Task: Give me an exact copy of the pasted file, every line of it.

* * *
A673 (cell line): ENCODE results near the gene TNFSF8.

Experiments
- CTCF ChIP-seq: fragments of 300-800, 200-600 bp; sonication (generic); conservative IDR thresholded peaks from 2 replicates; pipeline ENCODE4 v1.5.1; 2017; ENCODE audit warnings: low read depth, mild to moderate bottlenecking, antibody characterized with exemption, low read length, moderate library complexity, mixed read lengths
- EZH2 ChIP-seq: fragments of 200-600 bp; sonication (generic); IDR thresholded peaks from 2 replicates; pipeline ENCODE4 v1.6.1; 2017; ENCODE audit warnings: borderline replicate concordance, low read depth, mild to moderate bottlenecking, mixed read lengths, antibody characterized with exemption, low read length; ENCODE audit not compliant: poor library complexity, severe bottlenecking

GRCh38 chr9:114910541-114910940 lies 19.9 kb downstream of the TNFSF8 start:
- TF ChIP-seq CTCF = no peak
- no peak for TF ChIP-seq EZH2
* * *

A673 (cell line): ENCODE results near the gene TNFSF8.

Experiments
- CTCF ChIP-seq: fragments of 300-800, 200-600 bp; sonication (generic); conservative IDR thresholded peaks from 2 replicates; pipeline ENCODE4 v1.5.1; 2017; ENCODE audit warnings: low read depth, mild to moderate bottlenecking, antibody characterized with exemption, low read length, moderate library complexity, mixed read lengths
- EZH2 ChIP-seq: fragments of 200-600 bp; sonication (generic); IDR thresholded peaks from 2 replicates; pipeline ENCODE4 v1.6.1; 2017; ENCODE audit warnings: borderline replicate concordance, low read depth, mild to moderate bottlenecking, mixed read lengths, antibody characterized with exemption, low read length; ENCODE audit not compliant: poor library complexity, severe bottlenecking

GRCh38 chr9:114910541-114910940 lies 19.9 kb downstream of the TNFSF8 start:
- TF ChIP-seq CTCF = no peak
- no peak for TF ChIP-seq EZH2